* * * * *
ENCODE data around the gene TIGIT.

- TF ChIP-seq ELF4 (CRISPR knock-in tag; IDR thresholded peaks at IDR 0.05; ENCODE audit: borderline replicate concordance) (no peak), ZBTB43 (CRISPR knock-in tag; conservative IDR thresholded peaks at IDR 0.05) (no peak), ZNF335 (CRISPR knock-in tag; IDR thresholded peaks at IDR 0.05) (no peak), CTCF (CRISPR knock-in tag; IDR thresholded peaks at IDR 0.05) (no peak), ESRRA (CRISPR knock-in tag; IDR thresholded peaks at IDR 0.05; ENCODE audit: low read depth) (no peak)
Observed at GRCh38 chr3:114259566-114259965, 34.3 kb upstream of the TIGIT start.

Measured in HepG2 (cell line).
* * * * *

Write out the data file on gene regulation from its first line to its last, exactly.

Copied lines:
ENCODE data around the gene TIGIT.

- TF ChIP-seq ELF4 (CRISPR knock-in tag; IDR thresholded peaks at IDR 0.05; ENCODE audit: borderline replicate concordance) (no peak), ZBTB43 (CRISPR knock-in tag; conservative IDR thresholded peaks at IDR 0.05) (no peak), ZNF335 (CRISPR knock-in tag; IDR thresholded peaks at IDR 0.05) (no peak), CTCF (CRISPR knock-in tag; IDR thresholded peaks at IDR 0.05) (no peak), ESRRA (CRISPR knock-in tag; IDR thresholded peaks at IDR 0.05; ENCODE audit: low read depth) (no peak)
Observed at GRCh38 chr3:114259566-114259965, 34.3 kb upstream of the TIGIT start.

Measured in HepG2 (cell line).